We need to be overwhelmed by God’s good grace and experience His unbelievable acceptance, forgiveness, and hope in the midst of our own problems. However, the starting place for experiencing His matchless grace is recognizing why we need His mercy in the first place. We are like straying sheep, wandering away from God’s best, feeding in places that ultimately lead to our own destruction. Many times this happens because we do not know better. At other times we make bad choices consciously, either unconcerned or unconvinced that the consequences are really that serious or sinful. But they are, and there is no responsible way to detour around that reality on the path to inner healing.

What precisely is sin? It is a transgression of the law of God: disobedience of the divine will; moral failure. Sin is failure to realize in conduct and character the moral ideal, at least as fully as possible under existing circumstances. In other words, sin is the failure to live according to what God expects. This involves not doing what God has told us to do, and/or doing what He has expressly forbidden. God has set before us a standard of character and behavior and to fall short of that is to miss God’s mark. And to miss the mark is to sin. Dysfunctional behaviors aimed at killing pain or meeting needs in unhealthy ways do in fact miss the mark.

The Words of Jesus are most helpful and pastoral on this topic. He defined the purpose of life as “loving the Lord your God with all your heart, mind, soul, and strength, and loving your neighbor as yourself (Matt. 22:37-39). He said that all of the rules and laws contained in the Bible hang on these two commandments (Matt. 22:40). Expanding on an Old Testament text, Jesus was telling all His followers that they are to live according to the rule of love. How does one know what is right and wrong? According to Jesus that is really quite simple. Do what is loving to God, loving to other people and loving toward oneself. Every action that is rooted in the law of love hits the mark of God’s expectation, dead center. Conversely, if any thought or action is not loving toward God, another person, or oneself, it is sinful. Therefore, painkilling and meeting needs in any way that is unloving toward God, hurts another person, or which at any level compromises the well-being of an individual – even ourselves – is sin. For example, let’s look at one’s need to obtain acceptance and worth through performance in light of Jesus’ teaching regarding the law of love. First, by turning to performance in order to gain a sense of worth, I am in fact creating an idol. God has made provision for that need through the work of Christ. To seek worth apart from Him is unloving toward God and clearly misses the mark He set before me. As for others, it is very easy to subconsciously use people to meet my own deep needs. They become an unhealthy means to an end, which devalues and invalidates. That is not loving either. An as for myself, continuing to rely on this behavior is both damaging and depressing.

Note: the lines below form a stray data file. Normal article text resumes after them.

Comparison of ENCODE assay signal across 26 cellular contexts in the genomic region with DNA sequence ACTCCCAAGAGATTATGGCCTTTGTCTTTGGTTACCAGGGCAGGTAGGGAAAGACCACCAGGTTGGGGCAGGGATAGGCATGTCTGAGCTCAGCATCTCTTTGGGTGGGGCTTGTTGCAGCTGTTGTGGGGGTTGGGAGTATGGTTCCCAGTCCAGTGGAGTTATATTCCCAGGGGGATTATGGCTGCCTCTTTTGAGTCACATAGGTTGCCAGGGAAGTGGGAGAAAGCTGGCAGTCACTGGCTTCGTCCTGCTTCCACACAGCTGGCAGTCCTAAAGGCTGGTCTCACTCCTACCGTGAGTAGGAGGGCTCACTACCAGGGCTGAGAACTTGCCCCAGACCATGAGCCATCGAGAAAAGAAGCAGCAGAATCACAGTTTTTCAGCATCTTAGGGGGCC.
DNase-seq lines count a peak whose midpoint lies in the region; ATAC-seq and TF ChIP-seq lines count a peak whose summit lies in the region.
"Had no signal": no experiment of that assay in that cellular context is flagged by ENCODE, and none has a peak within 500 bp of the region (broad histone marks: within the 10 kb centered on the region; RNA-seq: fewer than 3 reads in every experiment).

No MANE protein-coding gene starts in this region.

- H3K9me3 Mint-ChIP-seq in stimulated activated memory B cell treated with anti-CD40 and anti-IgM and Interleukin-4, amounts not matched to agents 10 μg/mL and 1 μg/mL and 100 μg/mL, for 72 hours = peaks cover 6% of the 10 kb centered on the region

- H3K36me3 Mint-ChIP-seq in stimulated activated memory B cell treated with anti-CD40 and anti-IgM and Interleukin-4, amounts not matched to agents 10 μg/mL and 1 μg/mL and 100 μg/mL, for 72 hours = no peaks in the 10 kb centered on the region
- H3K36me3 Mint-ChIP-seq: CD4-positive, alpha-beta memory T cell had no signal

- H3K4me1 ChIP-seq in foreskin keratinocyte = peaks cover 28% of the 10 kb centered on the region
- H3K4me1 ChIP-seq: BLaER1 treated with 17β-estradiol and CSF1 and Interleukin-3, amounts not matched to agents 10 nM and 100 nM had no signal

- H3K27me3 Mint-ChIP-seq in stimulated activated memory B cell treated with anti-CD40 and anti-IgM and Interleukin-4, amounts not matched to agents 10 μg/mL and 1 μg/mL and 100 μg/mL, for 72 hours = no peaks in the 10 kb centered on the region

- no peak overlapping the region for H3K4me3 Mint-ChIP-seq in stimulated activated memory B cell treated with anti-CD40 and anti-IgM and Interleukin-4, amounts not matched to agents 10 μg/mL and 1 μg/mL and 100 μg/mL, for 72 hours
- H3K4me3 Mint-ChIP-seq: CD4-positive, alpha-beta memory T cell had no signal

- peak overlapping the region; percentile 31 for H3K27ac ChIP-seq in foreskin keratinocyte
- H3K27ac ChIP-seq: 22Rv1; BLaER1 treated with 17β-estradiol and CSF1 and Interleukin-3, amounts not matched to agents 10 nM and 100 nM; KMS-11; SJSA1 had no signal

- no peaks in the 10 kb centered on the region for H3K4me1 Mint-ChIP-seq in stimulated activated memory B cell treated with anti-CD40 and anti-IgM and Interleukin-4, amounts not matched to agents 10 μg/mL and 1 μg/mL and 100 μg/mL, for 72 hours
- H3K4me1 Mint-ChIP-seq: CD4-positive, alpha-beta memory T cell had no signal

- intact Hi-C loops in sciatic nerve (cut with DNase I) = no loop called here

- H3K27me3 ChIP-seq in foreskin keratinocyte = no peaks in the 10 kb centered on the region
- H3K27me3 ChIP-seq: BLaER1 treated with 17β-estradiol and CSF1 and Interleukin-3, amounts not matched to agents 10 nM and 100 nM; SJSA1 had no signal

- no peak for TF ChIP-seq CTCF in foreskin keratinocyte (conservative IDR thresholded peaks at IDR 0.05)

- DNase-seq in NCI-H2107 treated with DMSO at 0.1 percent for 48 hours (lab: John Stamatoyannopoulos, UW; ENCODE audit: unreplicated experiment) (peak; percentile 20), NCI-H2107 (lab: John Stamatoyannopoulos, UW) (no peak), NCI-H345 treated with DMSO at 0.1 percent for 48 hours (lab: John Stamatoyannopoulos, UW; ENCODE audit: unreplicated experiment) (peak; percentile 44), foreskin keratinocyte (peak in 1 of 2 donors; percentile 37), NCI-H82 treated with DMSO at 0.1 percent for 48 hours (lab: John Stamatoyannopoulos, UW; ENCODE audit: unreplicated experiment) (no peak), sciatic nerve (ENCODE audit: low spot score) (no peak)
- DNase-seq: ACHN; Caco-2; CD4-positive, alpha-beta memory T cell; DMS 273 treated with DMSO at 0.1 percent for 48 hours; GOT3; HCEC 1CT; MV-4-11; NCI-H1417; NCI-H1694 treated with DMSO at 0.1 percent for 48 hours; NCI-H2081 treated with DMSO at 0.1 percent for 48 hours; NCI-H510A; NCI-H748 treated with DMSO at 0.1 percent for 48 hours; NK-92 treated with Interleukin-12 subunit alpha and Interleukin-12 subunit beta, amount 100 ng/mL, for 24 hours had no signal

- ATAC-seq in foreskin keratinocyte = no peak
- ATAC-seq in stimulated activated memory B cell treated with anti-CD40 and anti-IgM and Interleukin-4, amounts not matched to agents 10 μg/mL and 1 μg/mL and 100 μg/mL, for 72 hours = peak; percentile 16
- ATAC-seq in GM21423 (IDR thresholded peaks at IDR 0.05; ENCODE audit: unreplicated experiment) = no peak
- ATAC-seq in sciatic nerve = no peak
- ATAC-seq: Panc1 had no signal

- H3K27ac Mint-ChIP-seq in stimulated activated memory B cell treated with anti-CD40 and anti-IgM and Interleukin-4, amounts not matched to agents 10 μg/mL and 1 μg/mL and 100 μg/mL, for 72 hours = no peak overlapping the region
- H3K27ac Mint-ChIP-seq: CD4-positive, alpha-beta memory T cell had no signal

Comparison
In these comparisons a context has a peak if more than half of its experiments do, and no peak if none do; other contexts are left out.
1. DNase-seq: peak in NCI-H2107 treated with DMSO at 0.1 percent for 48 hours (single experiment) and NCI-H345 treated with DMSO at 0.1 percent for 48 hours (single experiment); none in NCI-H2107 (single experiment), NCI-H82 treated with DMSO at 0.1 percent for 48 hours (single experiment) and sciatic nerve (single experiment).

I believe it helpful to be reminded yet again about the seriousness of sin, as described by Paul. In Romans 6:19-23, Paul writes:

I put this in human terms because you are weak in your natural selves. Just as you used to offer the parts of your body in slavery to impurity and to ever-increasing wickedness, so now offer them in slavery to righteousness, leading to holiness. When you were slaves to sin, you were free from the control of righteousness. What benefit did you reap from the things that you are now ashamed of? Those things result in death. But now that you have been set free from sin and have become slaves to God, the benefit you reap leads to holiness, and the result is eternal life. For the wage of sin is death, but the gift of God is eternal life in Christ Jesus our Lord.

Consider what Paul is saying about sin in this text. First, he repeatedly used the term slavery with reference to sinful actions. Paul was well aware of the practice of slavery and knew its terrible cost. Slaves had no freedom to go where they wanted to go, do what they wanted to do, or become what they wanted to be. They were in bondage, forced to live according to another person’s demands and desires. They were often mistreated, dehumanized and devalued. They had become the property of another, enslaved to spend their lives serving people who had little care or concern for them as human beings.